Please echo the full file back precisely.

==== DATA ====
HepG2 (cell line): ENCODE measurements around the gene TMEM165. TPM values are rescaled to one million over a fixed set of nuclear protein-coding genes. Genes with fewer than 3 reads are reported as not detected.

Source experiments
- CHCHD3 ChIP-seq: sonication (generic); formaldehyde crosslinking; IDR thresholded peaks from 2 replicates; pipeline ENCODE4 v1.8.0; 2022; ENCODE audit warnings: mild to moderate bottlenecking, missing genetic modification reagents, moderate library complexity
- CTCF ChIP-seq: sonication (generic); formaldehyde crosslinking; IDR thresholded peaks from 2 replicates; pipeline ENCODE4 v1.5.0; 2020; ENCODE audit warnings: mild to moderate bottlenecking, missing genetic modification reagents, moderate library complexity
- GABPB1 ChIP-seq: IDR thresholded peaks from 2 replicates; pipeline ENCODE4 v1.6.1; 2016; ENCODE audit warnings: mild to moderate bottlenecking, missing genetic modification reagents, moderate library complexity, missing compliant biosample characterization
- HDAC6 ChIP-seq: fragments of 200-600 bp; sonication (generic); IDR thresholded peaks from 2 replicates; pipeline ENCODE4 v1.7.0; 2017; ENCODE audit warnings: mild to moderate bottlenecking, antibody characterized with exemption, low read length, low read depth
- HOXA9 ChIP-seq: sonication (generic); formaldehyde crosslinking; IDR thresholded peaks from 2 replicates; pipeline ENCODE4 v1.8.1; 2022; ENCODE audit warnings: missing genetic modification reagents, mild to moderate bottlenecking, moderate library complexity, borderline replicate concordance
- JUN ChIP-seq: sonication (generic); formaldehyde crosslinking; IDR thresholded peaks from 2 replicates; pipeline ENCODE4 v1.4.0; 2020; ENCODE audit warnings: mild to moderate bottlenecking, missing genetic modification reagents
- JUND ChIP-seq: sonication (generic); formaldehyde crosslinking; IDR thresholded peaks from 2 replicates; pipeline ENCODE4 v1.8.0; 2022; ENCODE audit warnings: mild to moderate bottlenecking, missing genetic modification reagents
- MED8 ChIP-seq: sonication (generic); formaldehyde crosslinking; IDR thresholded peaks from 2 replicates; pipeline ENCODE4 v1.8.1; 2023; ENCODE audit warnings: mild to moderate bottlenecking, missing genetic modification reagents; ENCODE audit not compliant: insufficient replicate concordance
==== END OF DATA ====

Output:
HepG2 (cell line): ENCODE measurements around the gene TMEM165. TPM values are rescaled to one million over a fixed set of nuclear protein-coding genes. Genes with fewer than 3 reads are reported as not detected.

Source experiments
- CHCHD3 ChIP-seq: sonication (generic); formaldehyde crosslinking; IDR thresholded peaks from 2 replicates; pipeline ENCODE4 v1.8.0; 2022; ENCODE audit warnings: mild to moderate bottlenecking, missing genetic modification reagents, moderate library complexity
- CTCF ChIP-seq: sonication (generic); formaldehyde crosslinking; IDR thresholded peaks from 2 replicates; pipeline ENCODE4 v1.5.0; 2020; ENCODE audit warnings: mild to moderate bottlenecking, missing genetic modification reagents, moderate library complexity
- GABPB1 ChIP-seq: IDR thresholded peaks from 2 replicates; pipeline ENCODE4 v1.6.1; 2016; ENCODE audit warnings: mild to moderate bottlenecking, missing genetic modification reagents, moderate library complexity, missing compliant biosample characterization
- HDAC6 ChIP-seq: fragments of 200-600 bp; sonication (generic); IDR thresholded peaks from 2 replicates; pipeline ENCODE4 v1.7.0; 2017; ENCODE audit warnings: mild to moderate bottlenecking, antibody characterized with exemption, low read length, low read depth
- HOXA9 ChIP-seq: sonication (generic); formaldehyde crosslinking; IDR thresholded peaks from 2 replicates; pipeline ENCODE4 v1.8.1; 2022; ENCODE audit warnings: missing genetic modification reagents, mild to moderate bottlenecking, moderate library complexity, borderline replicate concordance
- JUN ChIP-seq: sonication (generic); formaldehyde crosslinking; IDR thresholded peaks from 2 replicates; pipeline ENCODE4 v1.4.0; 2020; ENCODE audit warnings: mild to moderate bottlenecking, missing genetic modification reagents
- JUND ChIP-seq: sonication (generic); formaldehyde crosslinking; IDR thresholded peaks from 2 replicates; pipeline ENCODE4 v1.8.0; 2022; ENCODE audit warnings: mild to moderate bottlenecking, missing genetic modification reagents
- MED8 ChIP-seq: sonication (generic); formaldehyde crosslinking; IDR thresholded peaks from 2 replicates; pipeline ENCODE4 v1.8.1; 2023; ENCODE audit warnings: mild to moderate bottlenecking, missing genetic modification reagents; ENCODE audit not compliant: insufficient replicate concordance